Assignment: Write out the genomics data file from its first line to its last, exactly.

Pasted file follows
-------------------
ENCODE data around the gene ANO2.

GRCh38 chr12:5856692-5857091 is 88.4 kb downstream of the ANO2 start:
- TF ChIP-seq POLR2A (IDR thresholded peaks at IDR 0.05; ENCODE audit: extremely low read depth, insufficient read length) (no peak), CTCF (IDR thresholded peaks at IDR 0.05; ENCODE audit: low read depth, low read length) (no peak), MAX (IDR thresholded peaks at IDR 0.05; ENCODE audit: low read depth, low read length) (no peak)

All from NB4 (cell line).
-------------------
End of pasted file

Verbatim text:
ENCODE data around the gene ANO2.

GRCh38 chr12:5856692-5857091 is 88.4 kb downstream of the ANO2 start:
- TF ChIP-seq POLR2A (IDR thresholded peaks at IDR 0.05; ENCODE audit: extremely low read depth, insufficient read length) (no peak), CTCF (IDR thresholded peaks at IDR 0.05; ENCODE audit: low read depth, low read length) (no peak), MAX (IDR thresholded peaks at IDR 0.05; ENCODE audit: low read depth, low read length) (no peak)

All from NB4 (cell line).